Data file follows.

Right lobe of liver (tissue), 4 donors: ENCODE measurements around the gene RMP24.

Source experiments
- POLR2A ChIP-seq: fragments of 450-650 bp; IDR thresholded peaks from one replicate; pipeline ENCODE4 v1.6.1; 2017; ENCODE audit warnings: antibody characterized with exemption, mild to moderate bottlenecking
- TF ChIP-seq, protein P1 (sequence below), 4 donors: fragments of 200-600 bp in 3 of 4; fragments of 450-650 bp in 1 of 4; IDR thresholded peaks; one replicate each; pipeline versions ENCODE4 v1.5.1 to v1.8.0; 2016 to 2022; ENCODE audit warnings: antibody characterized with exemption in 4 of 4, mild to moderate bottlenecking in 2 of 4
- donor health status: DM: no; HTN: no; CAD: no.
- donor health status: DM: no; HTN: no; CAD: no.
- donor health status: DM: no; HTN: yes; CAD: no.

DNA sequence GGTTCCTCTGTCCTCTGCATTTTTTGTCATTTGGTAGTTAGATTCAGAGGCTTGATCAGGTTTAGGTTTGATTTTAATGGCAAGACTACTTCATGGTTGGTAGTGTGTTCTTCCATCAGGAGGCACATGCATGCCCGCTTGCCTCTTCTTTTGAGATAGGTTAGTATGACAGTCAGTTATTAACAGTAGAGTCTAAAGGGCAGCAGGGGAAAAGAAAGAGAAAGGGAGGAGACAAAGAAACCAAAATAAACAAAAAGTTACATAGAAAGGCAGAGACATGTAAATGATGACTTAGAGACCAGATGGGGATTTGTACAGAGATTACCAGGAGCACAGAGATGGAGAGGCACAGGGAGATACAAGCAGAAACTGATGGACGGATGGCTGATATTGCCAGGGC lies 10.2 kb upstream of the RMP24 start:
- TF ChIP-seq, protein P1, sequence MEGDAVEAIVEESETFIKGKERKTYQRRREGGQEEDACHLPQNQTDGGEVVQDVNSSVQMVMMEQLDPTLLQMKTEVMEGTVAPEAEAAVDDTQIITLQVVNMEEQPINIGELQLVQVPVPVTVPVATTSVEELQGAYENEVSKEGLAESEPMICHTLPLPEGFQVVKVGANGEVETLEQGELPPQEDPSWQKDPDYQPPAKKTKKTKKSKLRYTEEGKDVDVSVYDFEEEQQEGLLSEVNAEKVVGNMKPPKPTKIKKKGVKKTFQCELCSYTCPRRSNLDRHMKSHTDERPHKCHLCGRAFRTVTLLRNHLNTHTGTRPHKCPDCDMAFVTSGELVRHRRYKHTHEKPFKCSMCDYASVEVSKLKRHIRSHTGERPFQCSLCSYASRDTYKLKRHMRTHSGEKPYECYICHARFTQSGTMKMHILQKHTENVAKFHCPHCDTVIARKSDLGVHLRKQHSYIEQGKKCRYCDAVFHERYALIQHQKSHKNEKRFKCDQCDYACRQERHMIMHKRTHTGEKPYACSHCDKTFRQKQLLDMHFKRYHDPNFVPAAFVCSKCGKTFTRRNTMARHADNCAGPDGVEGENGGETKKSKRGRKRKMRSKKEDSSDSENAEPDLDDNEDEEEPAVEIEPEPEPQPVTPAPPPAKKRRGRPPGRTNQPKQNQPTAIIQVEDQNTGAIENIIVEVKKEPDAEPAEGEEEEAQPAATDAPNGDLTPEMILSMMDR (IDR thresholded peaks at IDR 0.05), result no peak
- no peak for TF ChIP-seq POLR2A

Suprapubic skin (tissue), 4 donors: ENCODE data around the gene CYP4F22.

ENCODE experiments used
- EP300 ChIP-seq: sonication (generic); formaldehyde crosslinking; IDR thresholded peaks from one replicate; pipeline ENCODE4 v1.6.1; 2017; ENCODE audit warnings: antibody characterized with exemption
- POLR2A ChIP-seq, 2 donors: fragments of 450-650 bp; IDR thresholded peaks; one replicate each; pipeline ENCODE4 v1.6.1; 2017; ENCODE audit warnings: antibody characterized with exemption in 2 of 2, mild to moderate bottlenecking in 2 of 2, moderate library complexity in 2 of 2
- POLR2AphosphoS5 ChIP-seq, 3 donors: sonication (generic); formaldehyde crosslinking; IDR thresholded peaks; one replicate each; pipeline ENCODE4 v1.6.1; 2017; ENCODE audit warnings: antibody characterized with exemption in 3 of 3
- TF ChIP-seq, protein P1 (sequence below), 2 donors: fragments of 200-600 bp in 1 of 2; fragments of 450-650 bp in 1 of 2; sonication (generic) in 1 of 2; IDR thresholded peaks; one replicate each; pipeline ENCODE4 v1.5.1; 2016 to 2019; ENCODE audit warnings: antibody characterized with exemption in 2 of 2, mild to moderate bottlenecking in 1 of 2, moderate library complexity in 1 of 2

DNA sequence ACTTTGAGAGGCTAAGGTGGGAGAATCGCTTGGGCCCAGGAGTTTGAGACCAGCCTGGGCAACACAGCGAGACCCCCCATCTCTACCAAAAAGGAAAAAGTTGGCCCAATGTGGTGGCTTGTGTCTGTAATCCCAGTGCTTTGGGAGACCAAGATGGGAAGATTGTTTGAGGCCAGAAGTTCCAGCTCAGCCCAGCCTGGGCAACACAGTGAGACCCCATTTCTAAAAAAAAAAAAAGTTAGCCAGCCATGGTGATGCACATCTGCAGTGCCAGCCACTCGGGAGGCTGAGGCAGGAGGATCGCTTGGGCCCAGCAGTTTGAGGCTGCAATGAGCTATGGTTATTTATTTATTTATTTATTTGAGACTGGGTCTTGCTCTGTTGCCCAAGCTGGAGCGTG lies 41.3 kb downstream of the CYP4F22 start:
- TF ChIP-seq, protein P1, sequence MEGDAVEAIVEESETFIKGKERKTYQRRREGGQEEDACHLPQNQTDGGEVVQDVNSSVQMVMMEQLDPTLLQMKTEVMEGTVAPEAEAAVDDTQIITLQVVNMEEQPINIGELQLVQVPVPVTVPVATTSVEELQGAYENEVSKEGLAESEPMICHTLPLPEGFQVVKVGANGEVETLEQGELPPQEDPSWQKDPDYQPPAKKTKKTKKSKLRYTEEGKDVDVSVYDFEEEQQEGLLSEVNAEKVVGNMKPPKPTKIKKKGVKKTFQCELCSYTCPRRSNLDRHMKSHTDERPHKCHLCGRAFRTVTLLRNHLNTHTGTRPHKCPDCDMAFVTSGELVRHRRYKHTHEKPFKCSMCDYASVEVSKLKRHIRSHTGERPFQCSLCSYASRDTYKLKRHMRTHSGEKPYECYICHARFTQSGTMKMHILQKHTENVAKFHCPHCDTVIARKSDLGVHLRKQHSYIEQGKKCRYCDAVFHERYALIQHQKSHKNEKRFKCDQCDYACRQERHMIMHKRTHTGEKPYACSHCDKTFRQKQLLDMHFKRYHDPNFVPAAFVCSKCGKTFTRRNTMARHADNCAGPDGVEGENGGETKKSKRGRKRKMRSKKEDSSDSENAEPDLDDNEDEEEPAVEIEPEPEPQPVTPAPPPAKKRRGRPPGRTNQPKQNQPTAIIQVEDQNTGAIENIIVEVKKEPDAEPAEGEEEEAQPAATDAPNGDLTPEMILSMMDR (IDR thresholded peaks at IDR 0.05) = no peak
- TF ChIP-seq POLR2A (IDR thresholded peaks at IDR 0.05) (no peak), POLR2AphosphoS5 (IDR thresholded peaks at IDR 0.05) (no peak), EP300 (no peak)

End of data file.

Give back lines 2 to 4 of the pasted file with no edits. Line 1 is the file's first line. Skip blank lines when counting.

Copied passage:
Source experiments
- POLR2A ChIP-seq: fragments of 450-650 bp; IDR thresholded peaks from one replicate; pipeline ENCODE4 v1.6.1; 2017; ENCODE audit warnings: antibody characterized with exemption, mild to moderate bottlenecking
- TF ChIP-seq, protein P1 (sequence below), 4 donors: fragments of 200-600 bp in 3 of 4; fragments of 450-650 bp in 1 of 4; IDR thresholded peaks; one replicate each; pipeline versions ENCODE4 v1.5.1 to v1.8.0; 2016 to 2022; ENCODE audit warnings: antibody characterized with exemption in 4 of 4, mild to moderate bottlenecking in 2 of 4